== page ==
1. Interesting observation, Keith. I don’t feel depressed. I feel quite content, and I have a lot of security. If I didn’t read/watch the news I’d never worry about these problems. If I focused only on myself I could ignore all the problems in the world. But when I read about the world around me it all seems fubar. I keep wondering why we don’t fix things. They’re fixable. But we choose not to. Why? At what point do we start? When it becomes like Venezuela here? Sure, Americans have a lot to be happy over, but what happens when the underlying system breaks down? Building a wall won’t help. I guess I feel like the guy in Invasion of the Body Snatchers and no one will believe me when I tell them something ominous is happening.

  3. People often confuse reality for depression.
    It’s great to be positive, but not at your own peril, as rose colored glasses can cause apathy and inaction and as one famous person said….The only thing necessary for evil to win, is when good men do nothing.

  4. “We need to redesign capitalism so it’s equitable and ecological”

    You can’t. Equitable capitalism is an oxymoron – the creation of hierarchy and concentration of money/power are the raison d’être of capitalism. As a system, it is anti-democratic on all levels, in terms of both economics and politics. Further, constant growth and externalized costs are almost as central to capitalism as concentrated power.
    I’m not saying reforms can’t be made but under capitalism, but that will always be a losing rearguard battle for the majority of us.

    “Capitalism is the only mechanism we have to create wealth and inspire innovation”

    No it isn’t. Neither enterprise, cooperation, nor ingenuity are exclusive to capitalism. And material greed is far from being the only human motivation. I’m not sure it even tops the list.

    Compromise and incrementalism are not appropriate solutions for radical problems. Often that approach actually makes the situation worse, and reform less possible (insert metaphor about Band-Aids on gaping wounds, etc). Look at the sorry (and expensive) state of healthcare provision in the US. We’ve been pursuing moderation and compromise on that front for three quarters of a century while the rest of the developed world passed us by. In fact a number of second and third world countries do better.

    1. PJ, there’s never been a viable alternative offered for capitalism. Even the countries that claim to be communists or socialists are capitalistic. We can socialize certain aspects of capitalism, like medicine, but even then it has to be accounted for on a balance sheet. I’m all for Medicare-for-All, and other socialistic fixes to hybridize capitalism, but I can’t imagine completely replacing it. How do you see that happening?

      1. “A little revolution now and again is a good thing”. – Captain Ramius
        We are long overdue.

      2. “We are long overdue.” – Someone who’s never actually experienced a revolution.

        The genius of the U.S. Constitution is that we can change WITHOUT revolution. Yeah, it’s hard work, and none of us want to do that, huh? But I’d be wary of looking for easy shortcuts just because we’re not willing to actually VOTE (or not willing to accept it when other people don’t agree with us about everything).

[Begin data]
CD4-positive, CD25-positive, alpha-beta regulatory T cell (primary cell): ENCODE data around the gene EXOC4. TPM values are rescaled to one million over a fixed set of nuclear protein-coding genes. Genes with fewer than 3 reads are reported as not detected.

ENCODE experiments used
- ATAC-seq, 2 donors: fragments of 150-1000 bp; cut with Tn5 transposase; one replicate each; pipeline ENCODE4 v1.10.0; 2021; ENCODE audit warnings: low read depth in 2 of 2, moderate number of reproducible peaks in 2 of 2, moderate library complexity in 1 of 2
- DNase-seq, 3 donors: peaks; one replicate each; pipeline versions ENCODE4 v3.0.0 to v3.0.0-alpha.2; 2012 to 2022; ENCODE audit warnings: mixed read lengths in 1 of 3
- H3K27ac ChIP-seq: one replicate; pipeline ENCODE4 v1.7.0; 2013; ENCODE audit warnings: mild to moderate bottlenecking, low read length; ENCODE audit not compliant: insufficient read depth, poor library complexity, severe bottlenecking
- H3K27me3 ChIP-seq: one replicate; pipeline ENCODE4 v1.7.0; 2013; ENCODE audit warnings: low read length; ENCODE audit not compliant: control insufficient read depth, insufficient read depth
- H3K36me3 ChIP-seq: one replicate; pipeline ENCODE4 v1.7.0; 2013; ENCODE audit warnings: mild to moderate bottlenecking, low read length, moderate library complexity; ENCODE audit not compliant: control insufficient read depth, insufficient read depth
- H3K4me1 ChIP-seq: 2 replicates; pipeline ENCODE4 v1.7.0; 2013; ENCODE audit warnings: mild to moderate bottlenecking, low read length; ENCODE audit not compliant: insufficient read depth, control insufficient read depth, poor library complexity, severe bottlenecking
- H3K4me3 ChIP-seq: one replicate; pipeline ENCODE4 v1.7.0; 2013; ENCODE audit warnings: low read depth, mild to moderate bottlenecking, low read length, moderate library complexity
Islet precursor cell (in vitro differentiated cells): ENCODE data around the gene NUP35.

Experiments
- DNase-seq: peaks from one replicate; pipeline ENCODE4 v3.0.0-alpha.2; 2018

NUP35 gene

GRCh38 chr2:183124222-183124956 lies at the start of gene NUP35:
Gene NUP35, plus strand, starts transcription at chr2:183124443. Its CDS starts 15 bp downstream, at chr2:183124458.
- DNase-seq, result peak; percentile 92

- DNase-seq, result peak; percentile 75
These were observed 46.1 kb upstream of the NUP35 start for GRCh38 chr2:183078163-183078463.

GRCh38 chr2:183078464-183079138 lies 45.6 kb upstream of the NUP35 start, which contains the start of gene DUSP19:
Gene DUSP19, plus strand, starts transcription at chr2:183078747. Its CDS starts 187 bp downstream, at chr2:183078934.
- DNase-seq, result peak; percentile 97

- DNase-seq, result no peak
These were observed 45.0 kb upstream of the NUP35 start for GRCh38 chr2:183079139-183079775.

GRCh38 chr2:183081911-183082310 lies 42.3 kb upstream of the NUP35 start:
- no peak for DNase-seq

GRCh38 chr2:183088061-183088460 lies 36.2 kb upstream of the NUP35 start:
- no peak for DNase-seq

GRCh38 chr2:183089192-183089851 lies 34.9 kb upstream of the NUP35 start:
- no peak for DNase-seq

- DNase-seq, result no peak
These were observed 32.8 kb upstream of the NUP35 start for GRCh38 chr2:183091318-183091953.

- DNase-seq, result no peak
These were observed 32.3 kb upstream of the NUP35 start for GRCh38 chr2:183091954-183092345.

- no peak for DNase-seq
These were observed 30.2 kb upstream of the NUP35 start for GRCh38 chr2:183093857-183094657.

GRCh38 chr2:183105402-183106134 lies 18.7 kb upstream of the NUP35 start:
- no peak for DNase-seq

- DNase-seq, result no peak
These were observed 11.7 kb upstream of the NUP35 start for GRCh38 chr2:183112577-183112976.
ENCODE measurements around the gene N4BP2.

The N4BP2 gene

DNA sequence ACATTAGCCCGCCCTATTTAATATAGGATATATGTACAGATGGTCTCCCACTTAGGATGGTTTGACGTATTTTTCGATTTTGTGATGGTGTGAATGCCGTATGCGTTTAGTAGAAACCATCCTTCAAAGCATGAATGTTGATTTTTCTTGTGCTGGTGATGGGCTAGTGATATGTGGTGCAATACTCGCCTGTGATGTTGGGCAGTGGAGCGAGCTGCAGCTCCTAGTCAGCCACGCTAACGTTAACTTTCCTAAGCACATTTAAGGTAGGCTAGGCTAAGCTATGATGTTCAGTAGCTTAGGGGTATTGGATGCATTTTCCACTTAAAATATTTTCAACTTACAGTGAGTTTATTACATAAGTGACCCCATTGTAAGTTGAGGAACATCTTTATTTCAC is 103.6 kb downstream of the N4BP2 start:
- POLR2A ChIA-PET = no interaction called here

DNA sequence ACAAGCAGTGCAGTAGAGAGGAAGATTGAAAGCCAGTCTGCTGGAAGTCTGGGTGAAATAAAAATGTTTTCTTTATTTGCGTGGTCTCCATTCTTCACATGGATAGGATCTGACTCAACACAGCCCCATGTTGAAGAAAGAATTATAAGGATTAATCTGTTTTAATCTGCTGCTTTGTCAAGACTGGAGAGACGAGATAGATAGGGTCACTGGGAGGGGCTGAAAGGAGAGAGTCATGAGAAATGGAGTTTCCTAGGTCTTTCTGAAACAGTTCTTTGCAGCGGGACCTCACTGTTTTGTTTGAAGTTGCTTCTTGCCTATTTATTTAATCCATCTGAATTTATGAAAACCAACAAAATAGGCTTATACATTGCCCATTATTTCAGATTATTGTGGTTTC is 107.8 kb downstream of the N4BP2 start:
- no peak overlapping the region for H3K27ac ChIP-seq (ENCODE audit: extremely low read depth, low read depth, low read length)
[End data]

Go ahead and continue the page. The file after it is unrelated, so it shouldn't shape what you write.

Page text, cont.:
3. I’m not that smart, James, I don’t know. But neither do I know that one hasn’t been “offered”. Prior to capitalism you might have said that there was no viable alternative to feudalism and sounded reasonable while being quite incorrect. Are you trying to claim that any arrangement that concentrates resources is “capitalism”? You sound as if you are making an Argument From Incredulity.

        I’ve actually run across more than one alternate schema over the years. The most common proposals involve some kind of workplace democracy. Would you consider a widespread Basic Minimum Income setup to still be capitalism? Something like Mack Reynolds used to write novels about? At some point that would cease to be “capitalism mixed with something else” and become just… something else. There are certainly existing prototypes that could serve as the seed, such as the Alaska Permanent Fund and other sovereign wealth funds or the Basic Income experiments in Canada and Finland.

        Politically “centrist” positions are not inherently more reasonable or less extreme than others just because they conform more to the status quo, despite what our media indoctrination tells us.

      4. What I was referring to when used the label capitalism is the selling of goods and services for money. It’s a broad generalization of the term capitalism. Wouldn’t a workplace democracy be more like communism where everyone contributed their own skills to be given what they uniquely need? As long as we use money for tracking efforts and rewards I think we’ll have some flavor of capitalism. A true alternative would eliminate money.

        Hunting and gathering societies could get by without money, although they might invent crude variations of it. Many people in feudal society didn’t use money. Pioneers often didn’t have to mess with money. But as soon as money is invented it brings about capitalism.

        Of course, there is never pure capitalism. As soon as governments and taxes get involved capitalism is modified. People who talk about free-market capitalism like the disciples of Milton Friedman ignore all the ways capitalism is modified. The only way to achieve social equality is to add various kinds of socialism to capitalism, such as basic minimum income you mentioned.

  5. I would argue that the five problems listed are actually a reflection of our nature to start with. All speak to an individual brain’s purpose to survive (Greed and Deception). Corruption and inequality are simply the natural outcomes of individuals competing within a social context. There will always be elites or those who are more ‘successful’ in the play for survival. Pollution is the label we place on the deleterious effects of survival.

    Social institutions like government arise from the endless stream of trade offs between individuals and collaborators within societies etc. No system is perfect or the ideal that our self-awareness opines for in our conscious deliberations.

    Capitalism is a natural trade off between what’s in it for each participant

    Hope is what’s truly unique about being human. In spite of the constant dread of what could otherwise be, we hold for the possibility of a better future.